Leading a team while working from home amid a crisis: 7 considerations

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The coronavirus pandemic has forced employers to abruptly adopt unprecedented remote working arrangements, with entire teams forced to work from home for an undefined period of time. The unfamiliarity of this arrangement and added anxiety teams may experience puts managers, directors and leaders in an especially visible position to falter or thrive. 

Here are seven considerations for those leading remote teams during this unusual time:  

1. Check in regularly. Establish a regular, predictable cadence of team and/or one-on-one calls. Employees need assurance they will have pre-determined opportunities to consult with you, share concerns and ask questions. 

2. Encourage normalcy. As much as possible, employees should stick to their daily routines. 

3. Ensure they have the tools they need. Needs for resources may grow apparent overtime, as the speed of the coronavirus pandemic did not allow much time for trial runs or to draw out plans and resources for every possible work-related scenario or task. Encourage two-way communication with your team so employees will bring their needs to your attention as they unfold. 

4. Don't rely on email alone. The best form of technology depends upon the goal or conversation at hand. For quick collaboration, chat functions are often helpful. For sensitive conversations, look to video conferencing. There are inexpensive options for various communication tech tools, but consult with IT departments regarding any data security needs that must be met when adopting these tools.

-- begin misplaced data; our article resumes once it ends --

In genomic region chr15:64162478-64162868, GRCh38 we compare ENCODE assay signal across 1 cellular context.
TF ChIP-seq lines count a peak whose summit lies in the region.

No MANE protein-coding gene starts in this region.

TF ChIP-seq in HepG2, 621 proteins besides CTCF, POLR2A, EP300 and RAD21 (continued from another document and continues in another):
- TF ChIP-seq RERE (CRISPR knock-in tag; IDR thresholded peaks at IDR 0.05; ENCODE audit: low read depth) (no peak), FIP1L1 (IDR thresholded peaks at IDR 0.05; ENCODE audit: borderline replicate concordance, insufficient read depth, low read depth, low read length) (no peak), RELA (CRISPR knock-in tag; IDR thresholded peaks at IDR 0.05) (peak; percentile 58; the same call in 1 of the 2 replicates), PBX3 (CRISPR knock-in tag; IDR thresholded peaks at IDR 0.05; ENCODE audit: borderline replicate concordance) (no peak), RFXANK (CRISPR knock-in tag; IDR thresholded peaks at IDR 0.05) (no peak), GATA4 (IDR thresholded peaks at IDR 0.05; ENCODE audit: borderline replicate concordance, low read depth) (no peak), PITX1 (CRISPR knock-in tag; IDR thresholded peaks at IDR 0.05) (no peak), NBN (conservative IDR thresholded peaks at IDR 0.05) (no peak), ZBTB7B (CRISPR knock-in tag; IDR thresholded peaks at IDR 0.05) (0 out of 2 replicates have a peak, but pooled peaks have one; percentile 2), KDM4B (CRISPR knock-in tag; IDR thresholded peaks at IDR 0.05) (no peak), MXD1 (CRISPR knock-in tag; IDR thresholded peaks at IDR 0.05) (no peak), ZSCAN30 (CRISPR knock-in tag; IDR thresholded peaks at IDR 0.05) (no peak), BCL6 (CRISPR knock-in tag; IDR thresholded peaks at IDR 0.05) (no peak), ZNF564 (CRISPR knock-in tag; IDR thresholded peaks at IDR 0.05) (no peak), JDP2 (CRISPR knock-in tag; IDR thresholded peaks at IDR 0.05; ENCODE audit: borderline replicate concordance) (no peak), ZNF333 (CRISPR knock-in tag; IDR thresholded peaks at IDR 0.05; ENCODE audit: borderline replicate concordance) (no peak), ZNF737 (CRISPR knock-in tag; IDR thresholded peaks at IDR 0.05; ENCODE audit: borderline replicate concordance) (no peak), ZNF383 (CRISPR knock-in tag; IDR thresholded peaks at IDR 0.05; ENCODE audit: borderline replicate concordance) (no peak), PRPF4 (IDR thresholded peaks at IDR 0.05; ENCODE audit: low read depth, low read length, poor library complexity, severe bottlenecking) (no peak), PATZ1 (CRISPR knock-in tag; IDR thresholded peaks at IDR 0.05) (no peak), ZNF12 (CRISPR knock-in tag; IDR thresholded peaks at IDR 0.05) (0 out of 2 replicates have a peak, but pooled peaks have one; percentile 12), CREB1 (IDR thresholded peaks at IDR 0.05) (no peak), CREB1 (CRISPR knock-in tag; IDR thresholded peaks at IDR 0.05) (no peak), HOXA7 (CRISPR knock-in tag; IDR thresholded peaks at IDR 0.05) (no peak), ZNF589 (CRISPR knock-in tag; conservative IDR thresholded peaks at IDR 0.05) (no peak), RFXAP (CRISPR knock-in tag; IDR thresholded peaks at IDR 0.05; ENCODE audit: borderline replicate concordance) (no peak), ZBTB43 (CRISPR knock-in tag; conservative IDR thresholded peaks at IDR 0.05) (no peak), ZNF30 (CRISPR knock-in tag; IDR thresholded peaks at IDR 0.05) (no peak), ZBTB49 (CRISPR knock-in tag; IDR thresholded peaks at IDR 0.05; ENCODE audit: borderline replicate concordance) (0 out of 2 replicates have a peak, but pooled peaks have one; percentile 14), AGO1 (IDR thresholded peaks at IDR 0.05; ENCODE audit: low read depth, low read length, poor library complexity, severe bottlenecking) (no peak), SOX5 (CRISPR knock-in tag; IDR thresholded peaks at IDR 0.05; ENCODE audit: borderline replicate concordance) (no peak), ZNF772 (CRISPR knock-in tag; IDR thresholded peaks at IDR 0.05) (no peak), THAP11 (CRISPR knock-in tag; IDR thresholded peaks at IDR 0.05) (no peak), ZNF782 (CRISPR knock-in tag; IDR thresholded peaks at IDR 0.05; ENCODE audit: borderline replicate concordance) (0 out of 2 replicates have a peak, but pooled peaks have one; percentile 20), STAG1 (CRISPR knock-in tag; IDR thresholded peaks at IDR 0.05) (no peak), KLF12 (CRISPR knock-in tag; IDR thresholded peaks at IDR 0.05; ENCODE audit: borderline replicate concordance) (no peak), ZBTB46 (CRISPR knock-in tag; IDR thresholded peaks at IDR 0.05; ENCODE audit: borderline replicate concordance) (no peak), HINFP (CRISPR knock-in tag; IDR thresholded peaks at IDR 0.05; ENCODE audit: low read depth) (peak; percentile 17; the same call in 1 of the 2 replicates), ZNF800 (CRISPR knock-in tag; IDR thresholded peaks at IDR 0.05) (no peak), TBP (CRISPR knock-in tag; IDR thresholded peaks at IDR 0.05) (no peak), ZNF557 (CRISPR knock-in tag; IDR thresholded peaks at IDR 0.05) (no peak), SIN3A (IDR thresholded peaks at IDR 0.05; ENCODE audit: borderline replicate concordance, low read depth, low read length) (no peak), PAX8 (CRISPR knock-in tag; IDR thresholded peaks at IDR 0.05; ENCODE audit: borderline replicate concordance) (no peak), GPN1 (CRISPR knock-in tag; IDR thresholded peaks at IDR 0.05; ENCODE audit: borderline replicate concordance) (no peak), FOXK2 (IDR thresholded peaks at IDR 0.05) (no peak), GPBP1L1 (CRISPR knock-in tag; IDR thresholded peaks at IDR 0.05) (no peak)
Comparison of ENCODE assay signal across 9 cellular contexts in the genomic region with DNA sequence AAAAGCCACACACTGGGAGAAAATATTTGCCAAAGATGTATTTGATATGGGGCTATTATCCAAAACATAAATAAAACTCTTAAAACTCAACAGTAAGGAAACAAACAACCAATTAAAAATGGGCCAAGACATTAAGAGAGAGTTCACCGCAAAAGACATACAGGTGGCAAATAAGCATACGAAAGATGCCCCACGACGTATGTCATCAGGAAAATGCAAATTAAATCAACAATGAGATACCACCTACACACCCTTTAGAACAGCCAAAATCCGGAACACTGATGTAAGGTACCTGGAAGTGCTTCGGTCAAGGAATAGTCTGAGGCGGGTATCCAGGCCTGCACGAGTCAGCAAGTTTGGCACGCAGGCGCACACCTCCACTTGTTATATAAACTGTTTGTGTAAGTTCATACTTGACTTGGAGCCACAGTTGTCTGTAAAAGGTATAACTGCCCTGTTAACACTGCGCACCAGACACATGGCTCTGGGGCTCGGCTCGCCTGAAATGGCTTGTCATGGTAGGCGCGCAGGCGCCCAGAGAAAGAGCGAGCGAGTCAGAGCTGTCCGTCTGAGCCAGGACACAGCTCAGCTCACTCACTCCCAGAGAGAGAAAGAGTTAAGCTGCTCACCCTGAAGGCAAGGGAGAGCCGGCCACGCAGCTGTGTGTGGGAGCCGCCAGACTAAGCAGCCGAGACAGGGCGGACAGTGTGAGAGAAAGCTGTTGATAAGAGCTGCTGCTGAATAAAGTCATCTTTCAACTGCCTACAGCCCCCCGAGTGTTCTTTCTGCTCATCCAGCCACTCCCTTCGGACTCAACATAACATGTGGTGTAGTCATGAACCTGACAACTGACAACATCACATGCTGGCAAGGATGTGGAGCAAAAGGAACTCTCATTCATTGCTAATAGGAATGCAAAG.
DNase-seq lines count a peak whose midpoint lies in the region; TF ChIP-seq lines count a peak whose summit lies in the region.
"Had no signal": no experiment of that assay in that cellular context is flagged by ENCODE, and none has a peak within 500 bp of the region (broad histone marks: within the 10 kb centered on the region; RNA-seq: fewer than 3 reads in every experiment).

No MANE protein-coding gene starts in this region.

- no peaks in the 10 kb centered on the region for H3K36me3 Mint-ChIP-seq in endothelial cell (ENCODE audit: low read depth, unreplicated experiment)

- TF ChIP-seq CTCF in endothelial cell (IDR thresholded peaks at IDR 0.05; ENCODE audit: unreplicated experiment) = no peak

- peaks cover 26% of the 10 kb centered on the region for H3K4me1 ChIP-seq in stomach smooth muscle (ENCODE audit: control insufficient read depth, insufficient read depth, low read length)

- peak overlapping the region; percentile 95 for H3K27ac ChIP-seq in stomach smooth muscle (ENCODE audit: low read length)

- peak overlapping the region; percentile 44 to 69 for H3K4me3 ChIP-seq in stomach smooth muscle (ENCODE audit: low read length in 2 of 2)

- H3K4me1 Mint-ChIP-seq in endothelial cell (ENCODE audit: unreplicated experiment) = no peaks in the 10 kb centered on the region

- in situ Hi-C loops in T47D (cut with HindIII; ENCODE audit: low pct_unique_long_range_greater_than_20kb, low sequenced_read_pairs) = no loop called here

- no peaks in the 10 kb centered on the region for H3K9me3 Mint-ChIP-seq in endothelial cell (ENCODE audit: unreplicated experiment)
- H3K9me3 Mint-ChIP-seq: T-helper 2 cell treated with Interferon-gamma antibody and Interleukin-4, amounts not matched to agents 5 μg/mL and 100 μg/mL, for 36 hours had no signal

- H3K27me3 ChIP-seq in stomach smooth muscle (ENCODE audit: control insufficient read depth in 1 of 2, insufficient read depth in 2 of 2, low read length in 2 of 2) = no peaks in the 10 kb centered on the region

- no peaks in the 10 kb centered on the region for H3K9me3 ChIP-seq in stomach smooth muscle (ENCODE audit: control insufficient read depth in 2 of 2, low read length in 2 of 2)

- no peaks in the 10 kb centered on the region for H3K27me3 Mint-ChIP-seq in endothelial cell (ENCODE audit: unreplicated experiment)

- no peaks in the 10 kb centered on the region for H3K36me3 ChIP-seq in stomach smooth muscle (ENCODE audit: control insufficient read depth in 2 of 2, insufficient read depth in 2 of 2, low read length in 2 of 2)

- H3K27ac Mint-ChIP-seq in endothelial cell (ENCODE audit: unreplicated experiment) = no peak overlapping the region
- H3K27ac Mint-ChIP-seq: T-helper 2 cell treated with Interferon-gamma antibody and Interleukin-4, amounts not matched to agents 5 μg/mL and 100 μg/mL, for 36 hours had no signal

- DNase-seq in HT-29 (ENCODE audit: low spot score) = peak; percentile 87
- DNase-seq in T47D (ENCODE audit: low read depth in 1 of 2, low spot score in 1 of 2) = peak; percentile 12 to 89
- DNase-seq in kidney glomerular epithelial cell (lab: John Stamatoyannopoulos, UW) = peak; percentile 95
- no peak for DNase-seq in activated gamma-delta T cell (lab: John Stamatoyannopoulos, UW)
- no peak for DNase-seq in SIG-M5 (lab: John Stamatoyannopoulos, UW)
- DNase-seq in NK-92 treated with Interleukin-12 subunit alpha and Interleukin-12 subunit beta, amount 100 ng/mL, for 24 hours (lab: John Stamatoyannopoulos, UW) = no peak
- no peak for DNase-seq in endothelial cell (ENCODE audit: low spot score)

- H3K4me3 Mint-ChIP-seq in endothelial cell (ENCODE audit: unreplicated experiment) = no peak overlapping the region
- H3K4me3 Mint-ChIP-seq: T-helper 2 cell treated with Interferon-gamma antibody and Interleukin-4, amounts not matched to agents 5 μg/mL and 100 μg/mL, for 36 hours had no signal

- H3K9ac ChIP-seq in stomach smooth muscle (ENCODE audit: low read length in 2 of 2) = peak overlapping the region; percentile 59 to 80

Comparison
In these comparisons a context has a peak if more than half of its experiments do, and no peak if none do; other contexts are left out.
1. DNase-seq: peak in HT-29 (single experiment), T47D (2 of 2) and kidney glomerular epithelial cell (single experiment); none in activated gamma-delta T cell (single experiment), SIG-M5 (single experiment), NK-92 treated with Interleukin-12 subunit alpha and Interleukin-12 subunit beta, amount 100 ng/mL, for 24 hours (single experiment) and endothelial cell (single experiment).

5. Your job description now includes providing emotional support. Like you, your team is working from home because of a global health pandemic. Healthcare teams are likely experiencing anxiety and stress pertaining to their jobs, as well as their personal wellbeing, health of families and friends, and their overall safety and security. If you previously thought it was optional or as-needed to invest in your employees' mental or emotional health, it's time to discard that notion. Research shows employees look to managers for cues about how to react to sudden changes or crises. The best thing managers can do is adopt a two-pronged approach: acknowledge the anxiety of this difficult time while affirming your confidence in your team, according to Harvard Business Review

6. Be flexible and forgiving of imperfection. First, accept that things are not going to run completely smoothly and productivity may not be 100 percent. Then, communicate this to your team. Many adults are trying to maintain the normalcy of their full-time jobs while also homeschooling their children and caring for their isolated elderly parents and relatives, among other responsibilities that were structured differently a mere three weeks ago. Be kind and trust your people are doing their best to make it all work right now. 

7. Carve out time for levity and socialization. Loneliness and social isolation are real concerns right now. Some small but helpful ways to invite connection into your daily work: Devote the first few minutes of calls to catching up about things unrelated to work. When a call can replace an email, pick up the phone. Consider virtual happy hours. Or just check in with your team and see what they'd find most helpful right now, and respond accordingly. Bottom line: Do what you can to promote a sense of belonging among your team.

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